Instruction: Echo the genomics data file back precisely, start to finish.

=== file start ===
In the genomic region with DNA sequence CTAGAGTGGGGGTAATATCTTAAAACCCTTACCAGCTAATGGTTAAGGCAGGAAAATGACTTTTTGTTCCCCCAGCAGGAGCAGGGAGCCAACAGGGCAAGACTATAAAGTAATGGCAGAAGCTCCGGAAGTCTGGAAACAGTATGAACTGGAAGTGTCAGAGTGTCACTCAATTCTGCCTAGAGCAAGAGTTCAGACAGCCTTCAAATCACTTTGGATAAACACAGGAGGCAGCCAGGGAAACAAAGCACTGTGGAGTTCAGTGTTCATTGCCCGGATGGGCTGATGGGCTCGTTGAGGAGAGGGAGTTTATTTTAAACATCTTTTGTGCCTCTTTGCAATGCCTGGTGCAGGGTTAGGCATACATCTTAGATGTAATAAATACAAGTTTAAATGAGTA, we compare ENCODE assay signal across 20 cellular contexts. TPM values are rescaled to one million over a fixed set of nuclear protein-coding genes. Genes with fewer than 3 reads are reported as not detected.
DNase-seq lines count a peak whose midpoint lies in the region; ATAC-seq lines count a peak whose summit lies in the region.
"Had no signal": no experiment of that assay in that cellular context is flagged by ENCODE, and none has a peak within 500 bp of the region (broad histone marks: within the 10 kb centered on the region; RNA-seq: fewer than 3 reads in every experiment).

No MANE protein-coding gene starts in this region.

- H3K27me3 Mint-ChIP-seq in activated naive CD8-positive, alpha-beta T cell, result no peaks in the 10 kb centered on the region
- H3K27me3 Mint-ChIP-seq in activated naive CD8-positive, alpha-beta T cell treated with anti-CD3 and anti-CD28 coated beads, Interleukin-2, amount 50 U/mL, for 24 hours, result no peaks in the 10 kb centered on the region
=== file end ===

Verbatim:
In the genomic region with DNA sequence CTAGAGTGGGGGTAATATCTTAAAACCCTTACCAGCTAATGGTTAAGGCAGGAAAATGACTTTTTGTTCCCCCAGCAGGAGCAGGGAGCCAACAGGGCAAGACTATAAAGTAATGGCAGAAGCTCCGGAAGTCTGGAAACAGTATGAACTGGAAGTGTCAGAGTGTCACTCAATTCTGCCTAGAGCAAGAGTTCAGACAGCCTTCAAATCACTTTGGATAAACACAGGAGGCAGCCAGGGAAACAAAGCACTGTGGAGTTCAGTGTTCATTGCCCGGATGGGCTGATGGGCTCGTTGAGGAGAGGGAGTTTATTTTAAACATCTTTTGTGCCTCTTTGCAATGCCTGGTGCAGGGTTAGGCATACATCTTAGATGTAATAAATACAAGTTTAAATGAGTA, we compare ENCODE assay signal across 20 cellular contexts. TPM values are rescaled to one million over a fixed set of nuclear protein-coding genes. Genes with fewer than 3 reads are reported as not detected.
DNase-seq lines count a peak whose midpoint lies in the region; ATAC-seq lines count a peak whose summit lies in the region.
"Had no signal": no experiment of that assay in that cellular context is flagged by ENCODE, and none has a peak within 500 bp of the region (broad histone marks: within the 10 kb centered on the region; RNA-seq: fewer than 3 reads in every experiment).

No MANE protein-coding gene starts in this region.

- H3K27me3 Mint-ChIP-seq in activated naive CD8-positive, alpha-beta T cell, result no peaks in the 10 kb centered on the region
- H3K27me3 Mint-ChIP-seq in activated naive CD8-positive, alpha-beta T cell treated with anti-CD3 and anti-CD28 coated beads, Interleukin-2, amount 50 U/mL, for 24 hours, result no peaks in the 10 kb centered on the region